Lipid Profile

 

High blood cholesterol is one of the major risk factors for heart disease.

Lipid profile consists of Total cholesterol, LDL, HDL and triglycerides.

The USPSTF strongly recommends screening men aged 35 and older for lipid disorders. And women over 45. The preferred screening tests for dyslipidemia are measuring serum lipid (total cholesterol, high-density and low-density lipoprotein cholesterol) levels in non-fasting or fasting samples. Abnormal screening results should be confirmed by a repeated sample on a separate occasion, and the average of both results should be used for risk assessment (USPSTF 2014).

 

International standards

a- Offshore, Not a routine test; The petroleum doctor should assess general risk factors such as cholesterol count, (Norwegian Directorate of Health 2012)

  -  Offshore, further investigations may be required to clarify cardiac risk status but are not a routine.

 (UK Offshore Oil and Gas 2008)

- Offshore, A required routine test. Blood testing to include typical chemical profile (blood sugar, electrolytes, t. cholesterol, HDL chol, LDL chol, trig., GGT, ALT, AST) and CBC with differential. (GoM BP 2012)

b- Firefighters; it is a required test; Total cholesterol, HDL, LDL, clinically useful lipid ratios (e.g., percent LDL), and triglycerides (NFPA 2012)

- Firefighters; Lipid studies is considered as an optional test.( AFAC 2006)

c- Divers, Further investigations may be required to clarify cardiac risk status but are not a routine.

(HSE UK, MA1, 2011)

d- Hazardous Occupations, The test is not routinely required.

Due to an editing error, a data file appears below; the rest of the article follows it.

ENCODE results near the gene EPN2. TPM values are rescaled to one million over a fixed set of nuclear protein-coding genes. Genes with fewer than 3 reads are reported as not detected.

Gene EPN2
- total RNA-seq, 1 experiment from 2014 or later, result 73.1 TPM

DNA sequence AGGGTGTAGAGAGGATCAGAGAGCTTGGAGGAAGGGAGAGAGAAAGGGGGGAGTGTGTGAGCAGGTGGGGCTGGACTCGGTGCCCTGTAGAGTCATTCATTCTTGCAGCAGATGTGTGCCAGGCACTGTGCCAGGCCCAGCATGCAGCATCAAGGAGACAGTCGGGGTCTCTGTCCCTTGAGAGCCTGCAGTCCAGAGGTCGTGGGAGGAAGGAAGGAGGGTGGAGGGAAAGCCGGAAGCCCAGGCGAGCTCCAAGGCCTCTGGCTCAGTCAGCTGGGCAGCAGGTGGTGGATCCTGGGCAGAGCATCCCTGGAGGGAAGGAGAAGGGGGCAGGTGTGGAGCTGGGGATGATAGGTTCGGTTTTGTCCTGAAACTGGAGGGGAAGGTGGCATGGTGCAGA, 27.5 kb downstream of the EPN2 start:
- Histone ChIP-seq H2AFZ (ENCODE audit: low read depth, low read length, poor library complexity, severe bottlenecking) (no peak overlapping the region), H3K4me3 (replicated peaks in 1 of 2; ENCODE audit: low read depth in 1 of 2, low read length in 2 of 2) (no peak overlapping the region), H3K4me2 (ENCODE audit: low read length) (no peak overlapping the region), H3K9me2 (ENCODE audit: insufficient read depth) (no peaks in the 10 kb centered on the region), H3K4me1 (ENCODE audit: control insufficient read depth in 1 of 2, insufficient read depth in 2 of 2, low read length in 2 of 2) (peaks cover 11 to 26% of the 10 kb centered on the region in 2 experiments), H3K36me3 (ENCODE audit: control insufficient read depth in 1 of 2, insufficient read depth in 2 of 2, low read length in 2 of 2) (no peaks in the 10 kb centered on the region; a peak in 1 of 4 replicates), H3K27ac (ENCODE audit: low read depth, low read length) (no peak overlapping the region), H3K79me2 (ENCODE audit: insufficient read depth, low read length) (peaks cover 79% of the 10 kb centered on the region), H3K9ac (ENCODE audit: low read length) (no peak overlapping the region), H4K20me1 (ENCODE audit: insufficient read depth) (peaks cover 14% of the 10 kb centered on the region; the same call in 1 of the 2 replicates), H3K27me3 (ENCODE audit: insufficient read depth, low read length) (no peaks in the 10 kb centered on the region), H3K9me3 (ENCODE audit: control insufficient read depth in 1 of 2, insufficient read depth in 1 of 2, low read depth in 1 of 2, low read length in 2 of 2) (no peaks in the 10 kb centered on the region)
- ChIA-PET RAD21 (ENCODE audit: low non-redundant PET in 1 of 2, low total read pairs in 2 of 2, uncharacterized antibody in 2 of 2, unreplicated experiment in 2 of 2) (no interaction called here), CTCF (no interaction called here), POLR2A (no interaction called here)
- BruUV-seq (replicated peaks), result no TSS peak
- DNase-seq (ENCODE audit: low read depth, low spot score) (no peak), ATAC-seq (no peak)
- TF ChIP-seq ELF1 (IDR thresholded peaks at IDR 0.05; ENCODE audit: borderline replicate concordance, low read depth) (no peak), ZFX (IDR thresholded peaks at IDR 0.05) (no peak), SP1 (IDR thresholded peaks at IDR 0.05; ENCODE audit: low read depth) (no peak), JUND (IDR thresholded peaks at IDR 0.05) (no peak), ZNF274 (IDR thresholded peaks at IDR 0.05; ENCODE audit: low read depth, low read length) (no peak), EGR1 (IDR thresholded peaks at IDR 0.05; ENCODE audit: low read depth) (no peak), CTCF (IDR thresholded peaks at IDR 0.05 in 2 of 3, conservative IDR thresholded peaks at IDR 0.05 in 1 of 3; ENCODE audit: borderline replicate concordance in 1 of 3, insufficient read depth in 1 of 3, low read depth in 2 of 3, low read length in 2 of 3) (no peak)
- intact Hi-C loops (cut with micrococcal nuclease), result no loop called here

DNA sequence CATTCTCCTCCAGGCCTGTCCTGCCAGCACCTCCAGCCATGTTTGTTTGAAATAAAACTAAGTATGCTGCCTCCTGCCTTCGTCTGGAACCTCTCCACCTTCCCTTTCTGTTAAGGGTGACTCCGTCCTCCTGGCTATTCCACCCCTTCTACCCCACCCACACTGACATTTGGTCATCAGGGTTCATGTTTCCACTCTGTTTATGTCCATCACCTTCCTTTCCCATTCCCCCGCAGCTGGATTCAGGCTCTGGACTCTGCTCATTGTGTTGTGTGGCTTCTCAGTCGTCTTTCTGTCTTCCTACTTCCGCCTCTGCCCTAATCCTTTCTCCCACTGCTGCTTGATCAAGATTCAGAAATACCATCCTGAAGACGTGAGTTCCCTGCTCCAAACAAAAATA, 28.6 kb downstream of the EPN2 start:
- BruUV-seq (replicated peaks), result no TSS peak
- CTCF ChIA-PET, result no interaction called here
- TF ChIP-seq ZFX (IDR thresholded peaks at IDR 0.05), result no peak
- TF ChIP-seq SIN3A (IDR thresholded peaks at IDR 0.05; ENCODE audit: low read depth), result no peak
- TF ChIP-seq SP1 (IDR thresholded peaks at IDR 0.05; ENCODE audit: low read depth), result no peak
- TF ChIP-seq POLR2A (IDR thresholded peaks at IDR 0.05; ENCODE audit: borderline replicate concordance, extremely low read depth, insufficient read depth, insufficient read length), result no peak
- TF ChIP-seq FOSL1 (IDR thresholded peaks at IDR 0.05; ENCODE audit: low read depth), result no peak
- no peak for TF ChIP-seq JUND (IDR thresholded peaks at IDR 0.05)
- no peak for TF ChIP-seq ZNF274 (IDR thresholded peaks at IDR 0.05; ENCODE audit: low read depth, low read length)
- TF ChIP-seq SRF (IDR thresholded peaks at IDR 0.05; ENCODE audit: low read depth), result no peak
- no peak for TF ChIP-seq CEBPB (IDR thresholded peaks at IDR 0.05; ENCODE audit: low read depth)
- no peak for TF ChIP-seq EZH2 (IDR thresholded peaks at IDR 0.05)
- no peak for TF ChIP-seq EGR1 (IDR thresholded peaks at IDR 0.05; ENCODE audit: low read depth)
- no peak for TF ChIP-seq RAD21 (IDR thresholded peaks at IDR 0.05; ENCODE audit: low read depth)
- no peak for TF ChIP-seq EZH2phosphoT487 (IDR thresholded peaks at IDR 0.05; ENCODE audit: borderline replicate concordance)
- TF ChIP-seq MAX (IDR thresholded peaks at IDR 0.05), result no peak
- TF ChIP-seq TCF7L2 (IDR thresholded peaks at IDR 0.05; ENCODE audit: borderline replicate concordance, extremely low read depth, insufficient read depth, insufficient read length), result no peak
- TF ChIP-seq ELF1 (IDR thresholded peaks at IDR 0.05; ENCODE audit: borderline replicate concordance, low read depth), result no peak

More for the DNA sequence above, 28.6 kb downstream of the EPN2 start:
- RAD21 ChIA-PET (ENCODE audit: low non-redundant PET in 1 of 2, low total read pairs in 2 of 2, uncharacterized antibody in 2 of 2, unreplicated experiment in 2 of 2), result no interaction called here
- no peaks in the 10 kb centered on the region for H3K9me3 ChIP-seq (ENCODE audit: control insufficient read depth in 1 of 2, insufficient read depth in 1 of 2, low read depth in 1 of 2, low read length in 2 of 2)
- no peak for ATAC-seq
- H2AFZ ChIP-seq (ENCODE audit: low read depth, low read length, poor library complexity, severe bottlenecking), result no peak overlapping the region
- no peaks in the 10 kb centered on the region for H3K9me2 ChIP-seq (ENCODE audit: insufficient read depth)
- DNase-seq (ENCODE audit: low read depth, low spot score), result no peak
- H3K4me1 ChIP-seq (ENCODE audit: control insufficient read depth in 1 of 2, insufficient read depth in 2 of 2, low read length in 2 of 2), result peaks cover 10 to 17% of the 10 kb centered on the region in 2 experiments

(Hong Kong 2004)

-    OSHA Standard; Hazardous Waste Operations and Emergency Responses (HAZWOPER); the test is not routinely required.

      (OSHA, 2009)

e- Commercial driving; lipid profile is not a routine test (UK DVLA 2014). It should be performed if clinically indicated (Austroads 2012).

Recommendation: for all safety critical positions, firefighters, divers...

References

  1. Kronick, R. (2014). The Guide to Clinical Preventive Services. USPSTF. Retrieved from http://www.ahrq.gov/professionals/clinicians-providers/guidelines-recommendations/guide/cpsguide.pdf
  2. Guidelines - health requirements for persons working on installations offshore. Norwegian Directorate of Health 2012.
  3. Medical Aspects of Fitness for Work Offshore ( 2008 The United Kingdom Offshore Oil and Gas)
  4. GoM Medical Aspects of Fitness for Offshore Work Safety Work Practice (BP 2012)
  5. NFPA 1582, Chapter 6 Medical Evaluations of Candidates - 2012
  6. Australasian Fire Authorities Council (AFAC) Medical Guidelines for Firefighters, 2006
  7. HSE UK, The medical examination and assessment of divers (MA1) 2011, http://www.hse.gov.uk/Diving/ma1.pdf
  8. Doctors’ Guide to Medical Examinations for Workers engaged in Hazardous Occupations in Industrial Undertakings - Occupational Safety and Health – 2004, Hong Kong.
  9. Screening and Surveillance: A Guide to OSHA Standards, 2009 https://www.osha.gov/Publications/osha3162.pdf
  10. At a glance Guide to the current Medical Standards of Fitness to Drive'. Drivers Medical Group, DVLA, UK, May 2014
  11. Austroads (2012) ASSESSING FITNESS TO DRIVE, for commercial and private vehicle drivers, ISBN: 978-1-921991-86-8

 

 

 

 

Parent Category: Fitness for Work